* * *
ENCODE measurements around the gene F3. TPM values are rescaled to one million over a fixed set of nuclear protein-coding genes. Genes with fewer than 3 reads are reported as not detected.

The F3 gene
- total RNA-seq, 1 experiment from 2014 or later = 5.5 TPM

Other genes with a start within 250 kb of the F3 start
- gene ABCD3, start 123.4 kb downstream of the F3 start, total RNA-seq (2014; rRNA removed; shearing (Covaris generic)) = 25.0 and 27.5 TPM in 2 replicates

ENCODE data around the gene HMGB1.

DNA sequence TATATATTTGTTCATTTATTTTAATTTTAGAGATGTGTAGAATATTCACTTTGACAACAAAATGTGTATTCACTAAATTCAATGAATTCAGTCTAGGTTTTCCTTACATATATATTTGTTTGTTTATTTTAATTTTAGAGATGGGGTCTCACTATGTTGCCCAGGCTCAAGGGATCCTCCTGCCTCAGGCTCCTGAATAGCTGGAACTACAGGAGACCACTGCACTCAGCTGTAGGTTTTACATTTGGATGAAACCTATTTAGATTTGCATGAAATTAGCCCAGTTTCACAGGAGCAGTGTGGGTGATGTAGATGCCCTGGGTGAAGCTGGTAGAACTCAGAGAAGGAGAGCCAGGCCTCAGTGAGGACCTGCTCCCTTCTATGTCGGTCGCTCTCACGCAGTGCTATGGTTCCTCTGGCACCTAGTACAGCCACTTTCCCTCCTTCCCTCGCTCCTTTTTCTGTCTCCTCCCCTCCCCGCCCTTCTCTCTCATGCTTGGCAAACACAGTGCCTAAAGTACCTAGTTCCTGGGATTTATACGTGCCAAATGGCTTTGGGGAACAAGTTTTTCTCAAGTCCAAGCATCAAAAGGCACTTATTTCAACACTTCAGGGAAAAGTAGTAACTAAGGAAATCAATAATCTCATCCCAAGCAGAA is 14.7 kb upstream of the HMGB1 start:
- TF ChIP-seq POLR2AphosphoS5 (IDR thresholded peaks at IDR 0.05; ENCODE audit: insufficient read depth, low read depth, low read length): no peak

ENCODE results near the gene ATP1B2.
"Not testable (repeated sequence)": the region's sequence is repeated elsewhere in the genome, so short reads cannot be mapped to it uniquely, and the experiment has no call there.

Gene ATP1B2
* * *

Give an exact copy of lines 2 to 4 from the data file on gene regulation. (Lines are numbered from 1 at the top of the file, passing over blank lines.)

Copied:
The F3 gene
- total RNA-seq, 1 experiment from 2014 or later = 5.5 TPM

Other genes with a start within 250 kb of the F3 start